NASA’s Mars rover, Perseverance, deposited its first pattern of rocks on the Crimson Planet’s floor Wednesday for an eventual return to Earth.
The rover positioned a titanium tube containing the rock pattern as a part of NASA’s Mars Pattern Return marketing campaign.
The deposit is considered one of greater than a dozen tubes that shall be positioned on the location – dubbed “Three Forks” – over the subsequent two months.
Perseverance has been taking duplicate samples from rock targets the mission selects, NASA stated.
NASA’S INSIGHT MARS LANDER OFFICIALLY RETIRED AFTER FOUR YEARS ON THE RED PLANET
The rover will later ship samples to a robotic lander that can use a robotic arm to position the samples in a containment capsule aboard a small rocket. The rock will blast off into Mars’ orbit and ship the samples to a different spacecraft that can return the samples to Earth.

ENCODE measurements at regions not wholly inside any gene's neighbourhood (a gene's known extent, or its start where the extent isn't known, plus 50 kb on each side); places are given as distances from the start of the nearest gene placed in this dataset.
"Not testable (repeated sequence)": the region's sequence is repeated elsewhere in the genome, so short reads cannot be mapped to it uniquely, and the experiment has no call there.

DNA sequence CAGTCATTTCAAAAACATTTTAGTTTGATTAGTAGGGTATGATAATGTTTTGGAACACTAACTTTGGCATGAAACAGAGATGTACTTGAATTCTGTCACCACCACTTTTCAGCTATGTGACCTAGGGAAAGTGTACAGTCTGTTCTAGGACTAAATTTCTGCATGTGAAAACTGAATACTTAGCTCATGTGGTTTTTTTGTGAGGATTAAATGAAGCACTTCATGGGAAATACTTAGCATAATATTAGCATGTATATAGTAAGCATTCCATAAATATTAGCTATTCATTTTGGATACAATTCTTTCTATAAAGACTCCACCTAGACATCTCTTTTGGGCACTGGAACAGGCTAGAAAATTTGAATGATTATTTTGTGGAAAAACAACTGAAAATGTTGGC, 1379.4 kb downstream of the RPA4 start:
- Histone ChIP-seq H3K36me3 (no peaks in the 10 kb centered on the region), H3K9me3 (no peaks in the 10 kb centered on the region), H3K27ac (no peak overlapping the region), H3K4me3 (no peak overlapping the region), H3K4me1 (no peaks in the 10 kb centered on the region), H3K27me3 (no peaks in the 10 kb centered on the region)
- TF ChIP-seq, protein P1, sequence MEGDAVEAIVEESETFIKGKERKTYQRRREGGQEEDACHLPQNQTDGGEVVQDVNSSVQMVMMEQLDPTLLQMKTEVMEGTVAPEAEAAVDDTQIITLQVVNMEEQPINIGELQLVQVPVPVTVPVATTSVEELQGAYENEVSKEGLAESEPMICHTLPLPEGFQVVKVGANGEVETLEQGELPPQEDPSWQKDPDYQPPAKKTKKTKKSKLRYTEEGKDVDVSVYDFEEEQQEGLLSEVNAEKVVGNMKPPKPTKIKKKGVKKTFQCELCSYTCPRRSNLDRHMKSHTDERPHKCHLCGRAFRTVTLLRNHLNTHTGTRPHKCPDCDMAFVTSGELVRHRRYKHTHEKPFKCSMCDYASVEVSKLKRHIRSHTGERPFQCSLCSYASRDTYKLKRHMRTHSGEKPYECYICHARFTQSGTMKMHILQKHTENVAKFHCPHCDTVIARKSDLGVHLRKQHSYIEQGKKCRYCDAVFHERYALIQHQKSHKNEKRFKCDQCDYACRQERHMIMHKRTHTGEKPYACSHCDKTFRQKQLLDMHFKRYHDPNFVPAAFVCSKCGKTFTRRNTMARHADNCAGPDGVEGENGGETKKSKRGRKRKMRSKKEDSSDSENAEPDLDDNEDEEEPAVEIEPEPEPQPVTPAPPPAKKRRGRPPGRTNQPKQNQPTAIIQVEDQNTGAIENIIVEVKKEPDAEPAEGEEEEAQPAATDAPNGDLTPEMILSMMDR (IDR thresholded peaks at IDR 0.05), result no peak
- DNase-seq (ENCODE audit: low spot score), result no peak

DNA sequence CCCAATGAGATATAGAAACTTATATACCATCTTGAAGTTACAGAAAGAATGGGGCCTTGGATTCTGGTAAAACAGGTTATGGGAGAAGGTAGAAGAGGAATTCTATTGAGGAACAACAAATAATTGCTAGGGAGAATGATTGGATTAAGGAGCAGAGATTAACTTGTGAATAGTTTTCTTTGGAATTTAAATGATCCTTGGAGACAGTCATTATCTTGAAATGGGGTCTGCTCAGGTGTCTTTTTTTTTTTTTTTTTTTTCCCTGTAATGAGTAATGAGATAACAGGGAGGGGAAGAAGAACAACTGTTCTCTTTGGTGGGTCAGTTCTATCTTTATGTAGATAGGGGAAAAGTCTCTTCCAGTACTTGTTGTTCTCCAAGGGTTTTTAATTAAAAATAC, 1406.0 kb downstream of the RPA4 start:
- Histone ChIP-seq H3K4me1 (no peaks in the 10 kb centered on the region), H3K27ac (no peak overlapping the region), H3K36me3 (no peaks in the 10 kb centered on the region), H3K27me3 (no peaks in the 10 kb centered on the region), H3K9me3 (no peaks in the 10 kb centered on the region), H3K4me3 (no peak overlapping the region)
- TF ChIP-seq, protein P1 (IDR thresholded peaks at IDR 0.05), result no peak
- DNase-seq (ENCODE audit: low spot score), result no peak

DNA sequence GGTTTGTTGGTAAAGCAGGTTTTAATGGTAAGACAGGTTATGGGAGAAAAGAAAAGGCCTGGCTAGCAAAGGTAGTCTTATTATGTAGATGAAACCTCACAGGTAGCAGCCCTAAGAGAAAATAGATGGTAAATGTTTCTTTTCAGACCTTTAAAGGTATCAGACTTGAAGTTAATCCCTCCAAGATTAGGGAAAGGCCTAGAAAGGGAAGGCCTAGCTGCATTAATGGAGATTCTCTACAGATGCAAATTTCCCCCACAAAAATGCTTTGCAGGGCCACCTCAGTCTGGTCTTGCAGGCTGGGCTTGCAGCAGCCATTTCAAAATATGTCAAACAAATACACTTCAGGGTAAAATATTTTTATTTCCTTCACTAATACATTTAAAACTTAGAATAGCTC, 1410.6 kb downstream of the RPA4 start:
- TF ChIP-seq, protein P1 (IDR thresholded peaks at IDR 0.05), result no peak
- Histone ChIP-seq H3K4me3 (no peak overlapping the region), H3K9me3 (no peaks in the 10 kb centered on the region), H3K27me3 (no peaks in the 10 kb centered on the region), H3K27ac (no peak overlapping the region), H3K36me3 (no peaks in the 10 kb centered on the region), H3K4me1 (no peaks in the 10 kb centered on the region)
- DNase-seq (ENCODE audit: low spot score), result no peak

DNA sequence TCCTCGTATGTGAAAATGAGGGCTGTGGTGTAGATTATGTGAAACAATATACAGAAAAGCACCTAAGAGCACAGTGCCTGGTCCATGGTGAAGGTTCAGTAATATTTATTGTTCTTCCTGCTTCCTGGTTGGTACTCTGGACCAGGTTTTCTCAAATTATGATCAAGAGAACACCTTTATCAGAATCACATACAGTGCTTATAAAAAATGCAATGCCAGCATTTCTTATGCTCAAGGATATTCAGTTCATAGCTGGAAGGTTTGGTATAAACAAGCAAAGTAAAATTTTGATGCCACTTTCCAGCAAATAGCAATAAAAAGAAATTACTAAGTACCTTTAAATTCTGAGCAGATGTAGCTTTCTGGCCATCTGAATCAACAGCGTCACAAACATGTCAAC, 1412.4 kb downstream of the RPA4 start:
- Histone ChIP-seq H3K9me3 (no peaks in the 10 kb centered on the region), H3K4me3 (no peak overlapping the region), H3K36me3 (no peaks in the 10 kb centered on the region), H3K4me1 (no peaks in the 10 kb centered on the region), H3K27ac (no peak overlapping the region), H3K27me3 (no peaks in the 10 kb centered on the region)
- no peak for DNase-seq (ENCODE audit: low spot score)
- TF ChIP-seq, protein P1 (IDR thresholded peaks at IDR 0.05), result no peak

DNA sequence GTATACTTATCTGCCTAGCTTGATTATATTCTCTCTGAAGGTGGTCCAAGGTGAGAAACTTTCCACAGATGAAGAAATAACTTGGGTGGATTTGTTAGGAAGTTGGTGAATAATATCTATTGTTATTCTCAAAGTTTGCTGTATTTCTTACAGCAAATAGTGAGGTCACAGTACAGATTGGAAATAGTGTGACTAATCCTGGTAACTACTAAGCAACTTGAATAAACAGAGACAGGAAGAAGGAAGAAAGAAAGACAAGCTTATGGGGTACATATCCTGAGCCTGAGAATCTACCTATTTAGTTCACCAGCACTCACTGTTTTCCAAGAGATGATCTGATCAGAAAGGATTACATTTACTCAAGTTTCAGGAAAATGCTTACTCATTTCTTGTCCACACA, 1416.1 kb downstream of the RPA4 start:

The pattern, NASA says, will function a backup if the rover can’t ship its pattern. In that situation, Pattern Restoration Helicopters shall be deployed to complete the job.
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“Seeing our first pattern on the bottom is a superb capstone to our prime mission interval, which ends on Jan. 6,” Rick Welch, Perseverance’s deputy challenge supervisor at JPL, stated in a press release. “It’s a pleasant alignment that, simply as we’re beginning our cache, we’re additionally closing this primary chapter of the mission.”